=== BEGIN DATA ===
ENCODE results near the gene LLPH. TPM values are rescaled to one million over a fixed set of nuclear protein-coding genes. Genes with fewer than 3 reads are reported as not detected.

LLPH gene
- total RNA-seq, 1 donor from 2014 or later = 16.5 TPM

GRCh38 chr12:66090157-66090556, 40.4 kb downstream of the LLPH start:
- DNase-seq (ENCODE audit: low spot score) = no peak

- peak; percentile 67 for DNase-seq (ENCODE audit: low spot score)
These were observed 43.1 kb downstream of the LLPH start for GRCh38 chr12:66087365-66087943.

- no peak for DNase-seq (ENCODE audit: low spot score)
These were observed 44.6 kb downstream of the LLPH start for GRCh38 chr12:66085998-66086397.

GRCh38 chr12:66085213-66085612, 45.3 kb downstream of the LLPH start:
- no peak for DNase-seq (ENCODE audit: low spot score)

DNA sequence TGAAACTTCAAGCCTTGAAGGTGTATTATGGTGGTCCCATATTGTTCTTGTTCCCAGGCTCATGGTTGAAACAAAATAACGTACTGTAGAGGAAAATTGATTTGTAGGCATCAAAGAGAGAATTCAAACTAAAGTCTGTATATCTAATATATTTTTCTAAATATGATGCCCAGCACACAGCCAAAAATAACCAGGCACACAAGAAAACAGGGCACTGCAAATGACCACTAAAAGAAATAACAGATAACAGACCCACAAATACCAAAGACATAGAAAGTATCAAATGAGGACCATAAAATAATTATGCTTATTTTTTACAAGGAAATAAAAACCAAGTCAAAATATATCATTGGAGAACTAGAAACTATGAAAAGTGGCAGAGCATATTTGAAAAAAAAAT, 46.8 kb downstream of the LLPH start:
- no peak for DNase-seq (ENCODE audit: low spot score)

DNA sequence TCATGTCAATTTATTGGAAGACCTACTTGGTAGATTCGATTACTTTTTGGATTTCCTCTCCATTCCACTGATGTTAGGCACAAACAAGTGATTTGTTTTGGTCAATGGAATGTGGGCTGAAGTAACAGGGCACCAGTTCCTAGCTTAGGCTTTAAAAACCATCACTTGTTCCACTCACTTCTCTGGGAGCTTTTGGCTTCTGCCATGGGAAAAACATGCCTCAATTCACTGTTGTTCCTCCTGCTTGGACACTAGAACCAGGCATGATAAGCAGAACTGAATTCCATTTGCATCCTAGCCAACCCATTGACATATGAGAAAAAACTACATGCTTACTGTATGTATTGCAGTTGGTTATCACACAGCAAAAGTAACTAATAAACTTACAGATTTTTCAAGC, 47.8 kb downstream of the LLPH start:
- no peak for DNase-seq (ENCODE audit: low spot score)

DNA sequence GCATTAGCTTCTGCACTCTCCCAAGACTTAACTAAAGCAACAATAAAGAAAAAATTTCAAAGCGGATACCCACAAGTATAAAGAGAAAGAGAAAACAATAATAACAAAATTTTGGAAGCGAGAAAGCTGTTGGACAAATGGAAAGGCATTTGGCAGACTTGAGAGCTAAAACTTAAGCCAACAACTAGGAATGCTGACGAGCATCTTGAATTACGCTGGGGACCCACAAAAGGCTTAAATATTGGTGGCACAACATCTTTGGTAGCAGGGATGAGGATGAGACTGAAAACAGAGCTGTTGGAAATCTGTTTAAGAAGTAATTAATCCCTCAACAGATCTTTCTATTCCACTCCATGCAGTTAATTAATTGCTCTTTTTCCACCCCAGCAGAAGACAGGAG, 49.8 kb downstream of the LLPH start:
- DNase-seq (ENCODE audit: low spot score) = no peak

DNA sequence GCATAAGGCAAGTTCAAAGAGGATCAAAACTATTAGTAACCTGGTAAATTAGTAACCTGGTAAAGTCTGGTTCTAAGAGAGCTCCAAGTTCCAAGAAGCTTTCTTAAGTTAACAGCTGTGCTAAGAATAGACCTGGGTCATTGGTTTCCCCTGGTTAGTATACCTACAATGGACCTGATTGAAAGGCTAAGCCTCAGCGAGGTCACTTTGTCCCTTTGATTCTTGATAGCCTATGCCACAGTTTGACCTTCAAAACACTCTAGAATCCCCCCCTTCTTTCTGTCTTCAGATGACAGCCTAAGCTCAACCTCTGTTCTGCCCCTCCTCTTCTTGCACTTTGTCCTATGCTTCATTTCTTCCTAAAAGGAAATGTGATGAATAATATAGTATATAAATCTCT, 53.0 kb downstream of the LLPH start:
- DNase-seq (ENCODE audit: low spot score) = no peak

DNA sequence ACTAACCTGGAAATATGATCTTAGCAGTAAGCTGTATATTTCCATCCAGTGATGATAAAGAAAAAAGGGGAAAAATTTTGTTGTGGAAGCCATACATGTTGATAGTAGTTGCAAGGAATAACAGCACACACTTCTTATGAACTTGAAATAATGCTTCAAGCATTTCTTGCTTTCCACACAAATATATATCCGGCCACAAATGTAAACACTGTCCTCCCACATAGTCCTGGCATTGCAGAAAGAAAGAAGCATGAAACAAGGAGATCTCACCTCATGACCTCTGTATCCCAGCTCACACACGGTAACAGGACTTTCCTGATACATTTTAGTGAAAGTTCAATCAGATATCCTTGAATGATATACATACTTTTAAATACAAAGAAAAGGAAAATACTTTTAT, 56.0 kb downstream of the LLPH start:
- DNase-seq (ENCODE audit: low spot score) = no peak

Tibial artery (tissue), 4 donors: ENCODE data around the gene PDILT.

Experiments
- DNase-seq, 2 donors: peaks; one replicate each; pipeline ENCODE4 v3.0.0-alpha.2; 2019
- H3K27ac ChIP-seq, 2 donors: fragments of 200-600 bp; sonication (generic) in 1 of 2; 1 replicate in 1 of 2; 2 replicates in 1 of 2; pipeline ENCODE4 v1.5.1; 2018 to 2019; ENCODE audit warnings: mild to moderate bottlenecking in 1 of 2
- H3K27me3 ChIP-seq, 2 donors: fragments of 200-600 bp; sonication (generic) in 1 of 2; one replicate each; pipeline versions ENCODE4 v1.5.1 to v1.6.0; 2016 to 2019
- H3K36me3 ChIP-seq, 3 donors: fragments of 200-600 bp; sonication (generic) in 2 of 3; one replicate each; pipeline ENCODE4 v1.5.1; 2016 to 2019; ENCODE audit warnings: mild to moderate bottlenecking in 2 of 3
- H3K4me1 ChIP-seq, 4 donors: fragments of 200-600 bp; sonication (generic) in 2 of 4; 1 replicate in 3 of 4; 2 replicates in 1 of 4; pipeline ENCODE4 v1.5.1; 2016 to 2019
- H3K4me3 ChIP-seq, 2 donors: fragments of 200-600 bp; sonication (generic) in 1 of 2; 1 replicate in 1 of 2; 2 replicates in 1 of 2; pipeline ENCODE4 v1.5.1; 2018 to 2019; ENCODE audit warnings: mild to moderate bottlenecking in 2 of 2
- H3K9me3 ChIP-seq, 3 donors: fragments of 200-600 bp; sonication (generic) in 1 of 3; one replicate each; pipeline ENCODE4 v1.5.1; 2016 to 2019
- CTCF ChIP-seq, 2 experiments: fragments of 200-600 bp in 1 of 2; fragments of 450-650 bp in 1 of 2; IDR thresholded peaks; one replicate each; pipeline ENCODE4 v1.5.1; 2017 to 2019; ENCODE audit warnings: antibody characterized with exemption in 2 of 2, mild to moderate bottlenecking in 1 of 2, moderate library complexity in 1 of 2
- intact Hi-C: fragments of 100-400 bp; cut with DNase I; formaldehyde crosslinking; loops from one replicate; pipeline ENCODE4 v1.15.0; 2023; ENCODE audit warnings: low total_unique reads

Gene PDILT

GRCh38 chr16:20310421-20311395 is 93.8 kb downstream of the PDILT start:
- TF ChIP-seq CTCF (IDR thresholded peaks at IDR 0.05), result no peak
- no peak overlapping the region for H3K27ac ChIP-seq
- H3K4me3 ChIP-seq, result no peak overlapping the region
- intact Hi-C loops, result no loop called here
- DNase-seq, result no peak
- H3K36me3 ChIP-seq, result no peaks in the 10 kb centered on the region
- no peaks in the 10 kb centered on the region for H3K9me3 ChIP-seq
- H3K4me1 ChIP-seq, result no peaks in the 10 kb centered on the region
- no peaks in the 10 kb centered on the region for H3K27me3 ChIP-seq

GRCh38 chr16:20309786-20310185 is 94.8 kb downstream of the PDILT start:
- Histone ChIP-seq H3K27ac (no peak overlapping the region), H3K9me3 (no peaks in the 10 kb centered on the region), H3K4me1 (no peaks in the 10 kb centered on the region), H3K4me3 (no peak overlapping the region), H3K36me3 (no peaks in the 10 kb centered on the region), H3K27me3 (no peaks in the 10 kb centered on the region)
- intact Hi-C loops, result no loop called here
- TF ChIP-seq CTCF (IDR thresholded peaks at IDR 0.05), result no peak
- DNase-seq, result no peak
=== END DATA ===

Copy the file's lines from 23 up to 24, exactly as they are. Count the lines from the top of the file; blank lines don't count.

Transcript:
Experiments
- DNase-seq, 2 donors: peaks; one replicate each; pipeline ENCODE4 v3.0.0-alpha.2; 2019